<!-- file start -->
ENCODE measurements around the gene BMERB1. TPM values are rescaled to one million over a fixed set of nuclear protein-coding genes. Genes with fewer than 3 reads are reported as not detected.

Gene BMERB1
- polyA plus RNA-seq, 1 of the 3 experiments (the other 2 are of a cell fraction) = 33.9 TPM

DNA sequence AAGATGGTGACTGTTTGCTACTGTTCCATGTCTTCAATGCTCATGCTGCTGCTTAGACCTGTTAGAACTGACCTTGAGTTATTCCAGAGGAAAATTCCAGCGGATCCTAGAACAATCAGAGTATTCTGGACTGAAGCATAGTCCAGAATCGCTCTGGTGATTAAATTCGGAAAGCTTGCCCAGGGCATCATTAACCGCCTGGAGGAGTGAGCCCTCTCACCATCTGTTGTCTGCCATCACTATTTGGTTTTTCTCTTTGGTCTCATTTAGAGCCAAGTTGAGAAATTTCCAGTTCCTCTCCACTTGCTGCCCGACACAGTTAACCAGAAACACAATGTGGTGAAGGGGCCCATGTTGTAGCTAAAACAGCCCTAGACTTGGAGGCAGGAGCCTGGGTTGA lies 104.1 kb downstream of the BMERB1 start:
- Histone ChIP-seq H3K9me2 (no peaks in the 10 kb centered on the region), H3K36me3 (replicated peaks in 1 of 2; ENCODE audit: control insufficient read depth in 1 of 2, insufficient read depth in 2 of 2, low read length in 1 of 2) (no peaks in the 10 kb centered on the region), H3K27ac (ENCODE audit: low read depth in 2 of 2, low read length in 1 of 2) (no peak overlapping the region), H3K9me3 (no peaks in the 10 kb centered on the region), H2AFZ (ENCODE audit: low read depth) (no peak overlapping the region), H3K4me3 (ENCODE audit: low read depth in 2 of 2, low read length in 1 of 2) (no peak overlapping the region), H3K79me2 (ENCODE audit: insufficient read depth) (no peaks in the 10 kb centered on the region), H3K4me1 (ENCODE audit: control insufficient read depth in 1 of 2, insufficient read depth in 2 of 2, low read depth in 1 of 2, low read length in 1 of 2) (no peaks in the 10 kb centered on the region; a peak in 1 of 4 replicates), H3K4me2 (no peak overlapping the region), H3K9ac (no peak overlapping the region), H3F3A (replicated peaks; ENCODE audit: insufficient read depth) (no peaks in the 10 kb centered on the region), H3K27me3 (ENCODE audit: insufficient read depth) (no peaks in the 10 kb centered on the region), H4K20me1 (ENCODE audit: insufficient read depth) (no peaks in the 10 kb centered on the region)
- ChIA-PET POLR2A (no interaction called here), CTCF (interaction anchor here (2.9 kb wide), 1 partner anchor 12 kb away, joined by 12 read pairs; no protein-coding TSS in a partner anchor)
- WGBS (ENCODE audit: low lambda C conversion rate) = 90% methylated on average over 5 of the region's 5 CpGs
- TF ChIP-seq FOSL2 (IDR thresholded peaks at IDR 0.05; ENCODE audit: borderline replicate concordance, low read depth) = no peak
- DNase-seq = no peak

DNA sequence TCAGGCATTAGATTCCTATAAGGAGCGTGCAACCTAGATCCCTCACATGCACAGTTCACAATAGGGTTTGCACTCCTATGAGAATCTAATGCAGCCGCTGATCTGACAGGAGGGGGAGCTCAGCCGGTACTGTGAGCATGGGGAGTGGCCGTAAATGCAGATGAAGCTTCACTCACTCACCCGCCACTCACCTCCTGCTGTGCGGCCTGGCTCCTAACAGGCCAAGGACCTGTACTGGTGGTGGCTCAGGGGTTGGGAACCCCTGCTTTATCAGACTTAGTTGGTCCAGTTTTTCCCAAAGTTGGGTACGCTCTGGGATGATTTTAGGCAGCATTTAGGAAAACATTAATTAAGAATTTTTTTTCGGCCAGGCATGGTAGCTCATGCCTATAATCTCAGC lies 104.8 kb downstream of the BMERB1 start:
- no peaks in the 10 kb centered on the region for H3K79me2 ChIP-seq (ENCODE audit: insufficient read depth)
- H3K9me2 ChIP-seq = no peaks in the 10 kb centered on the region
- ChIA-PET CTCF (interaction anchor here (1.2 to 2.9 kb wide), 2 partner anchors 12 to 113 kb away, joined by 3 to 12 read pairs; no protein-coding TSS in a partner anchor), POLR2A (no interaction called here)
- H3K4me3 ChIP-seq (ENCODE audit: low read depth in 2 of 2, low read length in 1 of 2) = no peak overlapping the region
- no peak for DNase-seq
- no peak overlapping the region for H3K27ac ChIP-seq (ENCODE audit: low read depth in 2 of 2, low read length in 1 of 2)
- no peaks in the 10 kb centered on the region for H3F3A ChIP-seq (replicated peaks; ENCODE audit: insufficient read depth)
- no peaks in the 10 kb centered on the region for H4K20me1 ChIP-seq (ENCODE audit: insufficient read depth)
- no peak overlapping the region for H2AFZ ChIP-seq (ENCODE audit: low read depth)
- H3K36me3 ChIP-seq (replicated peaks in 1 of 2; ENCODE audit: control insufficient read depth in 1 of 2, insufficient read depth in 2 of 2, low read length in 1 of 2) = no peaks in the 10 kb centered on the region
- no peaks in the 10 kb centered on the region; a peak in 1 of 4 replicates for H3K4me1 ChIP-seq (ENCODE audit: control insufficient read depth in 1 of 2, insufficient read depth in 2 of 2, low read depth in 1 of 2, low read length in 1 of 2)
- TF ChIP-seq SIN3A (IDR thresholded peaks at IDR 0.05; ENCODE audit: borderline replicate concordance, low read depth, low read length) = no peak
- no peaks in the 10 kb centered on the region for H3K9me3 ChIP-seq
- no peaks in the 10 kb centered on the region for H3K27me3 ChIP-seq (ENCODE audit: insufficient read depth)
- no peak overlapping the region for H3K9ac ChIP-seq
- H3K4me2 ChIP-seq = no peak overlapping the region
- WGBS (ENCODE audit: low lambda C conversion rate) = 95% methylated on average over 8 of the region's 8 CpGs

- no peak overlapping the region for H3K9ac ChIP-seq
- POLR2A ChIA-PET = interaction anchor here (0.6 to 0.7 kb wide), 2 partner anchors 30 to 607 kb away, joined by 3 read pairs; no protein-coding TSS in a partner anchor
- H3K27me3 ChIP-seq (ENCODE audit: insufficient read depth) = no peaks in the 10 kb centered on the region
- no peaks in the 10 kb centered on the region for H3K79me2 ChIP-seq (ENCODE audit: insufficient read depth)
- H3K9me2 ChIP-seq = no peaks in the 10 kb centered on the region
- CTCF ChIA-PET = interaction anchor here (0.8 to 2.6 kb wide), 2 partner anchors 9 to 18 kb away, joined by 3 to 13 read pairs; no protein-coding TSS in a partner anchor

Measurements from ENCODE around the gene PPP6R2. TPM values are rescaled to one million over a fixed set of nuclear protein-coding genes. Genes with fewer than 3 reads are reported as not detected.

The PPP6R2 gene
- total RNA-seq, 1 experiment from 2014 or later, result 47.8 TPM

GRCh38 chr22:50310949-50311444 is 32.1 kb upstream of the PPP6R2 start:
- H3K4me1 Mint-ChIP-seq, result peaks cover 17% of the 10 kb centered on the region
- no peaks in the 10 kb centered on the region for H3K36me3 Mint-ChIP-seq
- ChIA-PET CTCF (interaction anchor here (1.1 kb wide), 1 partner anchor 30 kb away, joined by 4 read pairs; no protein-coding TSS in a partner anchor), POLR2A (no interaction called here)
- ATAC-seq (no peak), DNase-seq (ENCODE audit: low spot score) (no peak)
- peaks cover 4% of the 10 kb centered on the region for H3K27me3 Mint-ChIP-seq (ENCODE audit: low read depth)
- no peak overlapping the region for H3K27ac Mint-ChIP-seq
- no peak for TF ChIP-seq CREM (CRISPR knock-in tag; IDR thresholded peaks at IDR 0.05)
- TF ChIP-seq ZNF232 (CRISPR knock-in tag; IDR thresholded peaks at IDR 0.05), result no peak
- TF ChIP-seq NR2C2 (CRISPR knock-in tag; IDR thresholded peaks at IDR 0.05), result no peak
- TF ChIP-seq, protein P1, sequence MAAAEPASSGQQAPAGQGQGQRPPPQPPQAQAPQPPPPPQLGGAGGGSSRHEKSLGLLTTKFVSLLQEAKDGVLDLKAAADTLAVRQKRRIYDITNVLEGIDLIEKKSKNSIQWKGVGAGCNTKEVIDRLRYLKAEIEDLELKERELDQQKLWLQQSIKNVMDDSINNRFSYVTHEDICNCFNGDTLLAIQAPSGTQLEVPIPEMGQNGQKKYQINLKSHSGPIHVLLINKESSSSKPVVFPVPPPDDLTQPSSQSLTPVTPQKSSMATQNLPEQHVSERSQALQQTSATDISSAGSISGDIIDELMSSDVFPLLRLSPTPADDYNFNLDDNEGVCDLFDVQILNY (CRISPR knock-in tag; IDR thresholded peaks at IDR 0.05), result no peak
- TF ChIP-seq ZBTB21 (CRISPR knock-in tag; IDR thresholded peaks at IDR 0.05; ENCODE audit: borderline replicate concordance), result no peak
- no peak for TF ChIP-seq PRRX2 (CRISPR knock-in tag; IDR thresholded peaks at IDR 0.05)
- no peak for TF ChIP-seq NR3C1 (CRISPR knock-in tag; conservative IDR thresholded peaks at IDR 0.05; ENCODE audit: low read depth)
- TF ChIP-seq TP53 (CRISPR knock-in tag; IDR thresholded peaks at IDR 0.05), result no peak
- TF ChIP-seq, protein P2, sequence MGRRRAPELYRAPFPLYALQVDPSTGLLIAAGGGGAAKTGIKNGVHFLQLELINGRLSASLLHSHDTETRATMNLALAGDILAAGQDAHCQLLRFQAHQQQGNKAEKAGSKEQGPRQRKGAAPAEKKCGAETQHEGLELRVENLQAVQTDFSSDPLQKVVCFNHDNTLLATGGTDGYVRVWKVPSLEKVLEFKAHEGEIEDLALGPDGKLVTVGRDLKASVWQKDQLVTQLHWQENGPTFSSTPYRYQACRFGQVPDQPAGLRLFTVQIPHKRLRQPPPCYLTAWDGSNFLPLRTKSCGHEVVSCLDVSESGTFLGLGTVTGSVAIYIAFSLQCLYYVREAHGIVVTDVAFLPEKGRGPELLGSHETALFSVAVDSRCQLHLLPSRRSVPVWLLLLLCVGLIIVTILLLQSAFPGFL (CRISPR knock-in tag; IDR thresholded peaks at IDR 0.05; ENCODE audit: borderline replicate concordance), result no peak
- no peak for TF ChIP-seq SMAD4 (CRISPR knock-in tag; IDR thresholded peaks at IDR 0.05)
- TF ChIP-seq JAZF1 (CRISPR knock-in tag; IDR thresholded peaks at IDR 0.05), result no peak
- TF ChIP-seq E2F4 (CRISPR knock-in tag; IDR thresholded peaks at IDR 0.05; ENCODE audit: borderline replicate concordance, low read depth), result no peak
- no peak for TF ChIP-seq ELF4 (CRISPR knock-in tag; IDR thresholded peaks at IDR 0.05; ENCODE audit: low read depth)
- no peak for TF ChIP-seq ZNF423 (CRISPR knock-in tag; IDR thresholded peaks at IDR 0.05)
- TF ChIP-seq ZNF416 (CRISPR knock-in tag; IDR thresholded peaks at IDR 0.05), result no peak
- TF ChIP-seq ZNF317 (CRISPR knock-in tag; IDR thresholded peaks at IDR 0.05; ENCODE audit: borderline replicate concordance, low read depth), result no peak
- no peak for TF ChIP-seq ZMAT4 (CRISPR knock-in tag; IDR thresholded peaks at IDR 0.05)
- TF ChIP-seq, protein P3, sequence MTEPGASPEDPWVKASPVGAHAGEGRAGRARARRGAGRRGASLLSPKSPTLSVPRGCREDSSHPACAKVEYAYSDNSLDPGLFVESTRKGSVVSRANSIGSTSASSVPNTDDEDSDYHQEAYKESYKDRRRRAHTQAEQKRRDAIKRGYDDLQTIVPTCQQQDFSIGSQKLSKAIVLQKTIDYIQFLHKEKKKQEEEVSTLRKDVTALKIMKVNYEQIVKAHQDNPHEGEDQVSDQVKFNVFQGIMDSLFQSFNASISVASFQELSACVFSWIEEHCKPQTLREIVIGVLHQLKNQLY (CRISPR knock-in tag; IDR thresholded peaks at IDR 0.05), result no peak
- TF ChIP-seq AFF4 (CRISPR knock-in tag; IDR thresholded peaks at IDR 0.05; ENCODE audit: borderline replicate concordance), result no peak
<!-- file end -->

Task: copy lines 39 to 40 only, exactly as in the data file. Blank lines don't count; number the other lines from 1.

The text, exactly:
- no peaks in the 10 kb centered on the region for H3K36me3 Mint-ChIP-seq
- ChIA-PET CTCF (interaction anchor here (1.1 kb wide), 1 partner anchor 30 kb away, joined by 4 read pairs; no protein-coding TSS in a partner anchor), POLR2A (no interaction called here)